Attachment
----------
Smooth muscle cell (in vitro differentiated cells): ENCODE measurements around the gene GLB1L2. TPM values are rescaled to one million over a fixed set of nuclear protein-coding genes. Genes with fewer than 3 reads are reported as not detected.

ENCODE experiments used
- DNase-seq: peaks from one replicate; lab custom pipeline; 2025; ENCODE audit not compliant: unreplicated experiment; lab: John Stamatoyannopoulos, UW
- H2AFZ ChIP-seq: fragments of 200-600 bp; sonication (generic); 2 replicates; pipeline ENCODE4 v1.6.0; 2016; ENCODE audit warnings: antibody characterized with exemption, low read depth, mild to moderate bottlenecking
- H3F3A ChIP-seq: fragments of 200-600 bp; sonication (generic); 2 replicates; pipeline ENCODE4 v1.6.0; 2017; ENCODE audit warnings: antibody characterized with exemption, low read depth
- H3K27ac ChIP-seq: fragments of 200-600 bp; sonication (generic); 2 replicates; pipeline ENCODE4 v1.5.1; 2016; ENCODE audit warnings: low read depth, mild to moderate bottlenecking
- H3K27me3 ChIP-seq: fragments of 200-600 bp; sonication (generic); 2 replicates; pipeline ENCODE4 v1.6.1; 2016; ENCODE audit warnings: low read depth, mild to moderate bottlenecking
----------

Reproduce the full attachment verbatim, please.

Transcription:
Smooth muscle cell (in vitro differentiated cells): ENCODE measurements around the gene GLB1L2. TPM values are rescaled to one million over a fixed set of nuclear protein-coding genes. Genes with fewer than 3 reads are reported as not detected.

ENCODE experiments used
- DNase-seq: peaks from one replicate; lab custom pipeline; 2025; ENCODE audit not compliant: unreplicated experiment; lab: John Stamatoyannopoulos, UW
- H2AFZ ChIP-seq: fragments of 200-600 bp; sonication (generic); 2 replicates; pipeline ENCODE4 v1.6.0; 2016; ENCODE audit warnings: antibody characterized with exemption, low read depth, mild to moderate bottlenecking
- H3F3A ChIP-seq: fragments of 200-600 bp; sonication (generic); 2 replicates; pipeline ENCODE4 v1.6.0; 2017; ENCODE audit warnings: antibody characterized with exemption, low read depth
- H3K27ac ChIP-seq: fragments of 200-600 bp; sonication (generic); 2 replicates; pipeline ENCODE4 v1.5.1; 2016; ENCODE audit warnings: low read depth, mild to moderate bottlenecking
- H3K27me3 ChIP-seq: fragments of 200-600 bp; sonication (generic); 2 replicates; pipeline ENCODE4 v1.6.1; 2016; ENCODE audit warnings: low read depth, mild to moderate bottlenecking